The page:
Engaging the Senses in Culture and Social Theory
Offers a full-bodied approach to the study of culture in which each sense serves as a potent register of meaning
With audacious dexterity, David Howes weaves together topics ranging from love and beauty magic in Papua New Guinea to nasal repression in Freudian psychology and from the erasure and recovery of the senses in contemporary ethnography to the specter of the body in Marx. Through this eclectic and penetrating exploration of the relationship between sensory experience and cultural expression, Sensual Relations contests the conventional exclusion of sensuality from intellectual inquiry and reclaims sensation as a fundamental domain of social theory.
David Howes is Professor of Anthropology, Concordia University, Montreal, Quebec.
Praise / Awards
"Howes's Sensual Relations is a must for anyone interested in anthropology coming to its senses. This remarkable book is a subtle and most eloquent contribution to theories of culture and the interplay of the senses, a full-bodied solution to the dry regimes of western mentality, textuality, and visuality. A model of anthropology's radical engagement with the sensuous."
---Jacques Chevalier, Carleton University
"This remarkable book relocates the sensorium to the centre of anthropology. In his meticulous re-reading of Melanesian scholarship Howes reveals the play of the senses that underwrites culture in Massim and Middle Sepik societies. This work is deliciously imaginative, tastefully conceptualized, and its impact on anthropology will be felt for years to come."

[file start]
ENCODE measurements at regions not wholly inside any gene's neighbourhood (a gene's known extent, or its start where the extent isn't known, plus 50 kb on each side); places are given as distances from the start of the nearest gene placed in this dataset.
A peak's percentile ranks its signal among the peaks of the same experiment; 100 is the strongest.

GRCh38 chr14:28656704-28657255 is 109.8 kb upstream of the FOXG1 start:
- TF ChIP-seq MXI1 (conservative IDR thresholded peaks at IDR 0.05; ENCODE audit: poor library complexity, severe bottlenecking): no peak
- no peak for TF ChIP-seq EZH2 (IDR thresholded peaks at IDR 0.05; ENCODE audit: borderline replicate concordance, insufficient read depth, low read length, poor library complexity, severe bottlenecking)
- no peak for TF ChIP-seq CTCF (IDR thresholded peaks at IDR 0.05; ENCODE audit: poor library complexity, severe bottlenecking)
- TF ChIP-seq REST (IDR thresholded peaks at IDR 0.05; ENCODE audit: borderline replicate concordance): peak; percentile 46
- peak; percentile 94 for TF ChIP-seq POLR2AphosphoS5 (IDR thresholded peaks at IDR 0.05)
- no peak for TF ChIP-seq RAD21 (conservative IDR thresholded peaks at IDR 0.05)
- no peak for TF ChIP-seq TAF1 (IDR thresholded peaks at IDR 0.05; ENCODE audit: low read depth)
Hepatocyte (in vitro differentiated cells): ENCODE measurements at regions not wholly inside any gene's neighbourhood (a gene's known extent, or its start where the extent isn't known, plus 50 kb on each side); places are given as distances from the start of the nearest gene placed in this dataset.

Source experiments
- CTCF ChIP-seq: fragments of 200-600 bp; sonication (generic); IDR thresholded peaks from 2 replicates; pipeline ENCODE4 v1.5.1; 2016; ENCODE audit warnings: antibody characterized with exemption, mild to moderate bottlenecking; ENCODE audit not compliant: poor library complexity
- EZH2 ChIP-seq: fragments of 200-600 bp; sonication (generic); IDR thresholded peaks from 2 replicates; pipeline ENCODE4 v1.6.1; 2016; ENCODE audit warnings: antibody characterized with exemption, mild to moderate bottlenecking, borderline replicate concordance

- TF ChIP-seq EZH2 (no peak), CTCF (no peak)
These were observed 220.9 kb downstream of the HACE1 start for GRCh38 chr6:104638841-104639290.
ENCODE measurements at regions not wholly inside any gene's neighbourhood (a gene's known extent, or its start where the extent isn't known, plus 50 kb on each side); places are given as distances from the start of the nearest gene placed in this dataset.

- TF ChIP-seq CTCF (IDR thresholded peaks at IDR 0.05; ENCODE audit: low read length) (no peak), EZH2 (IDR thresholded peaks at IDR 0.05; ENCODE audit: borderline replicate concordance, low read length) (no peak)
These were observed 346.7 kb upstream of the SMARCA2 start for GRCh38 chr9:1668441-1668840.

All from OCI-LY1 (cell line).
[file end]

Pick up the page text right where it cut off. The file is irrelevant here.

---Kenneth Little, York University
"The notion of sensual relations as social relations offers Howes a densely saturated framework for important new theoretical insights into Marx, Freud, and the lived reality of the Melanesian peoples."
---Julia Harrison, Trent University
"Enticing, provocative and masterful, this work cuts through conventional social theory to reveal the networks of sensory signs vivifying culture. A major breakthrough in cultural studies and anthropology."
---Wolfram Aichinger, University of Vienna
"Sensual Relations is one of those rare works that successfully blends the life of the senses with the life of the mind. Howes' evocative prose is a genuine pleasure to read. But don't expect to be sensually lulled to sleep, as startling new insights pepper the pages, and we are left with a dazzling display of the way sensorial anthropology reinvigorates ethnography and breathes new life into culture theory."
---Kathryn Linn Geurts, Author of Culture and the Senses
"Howes' exploration of the varying primacy of each of the senses in two Melanesian societies and in the West is a pleasure to read. His intelligence, enormous command of the literature, and the way he so convincingly chooses his arguments keep the reader fascinated throughout the whole of the book."
---Carol Laderman, The City University of New York
Copyright © 2003, University of Michigan. All rights reserved. Posted January 2004.
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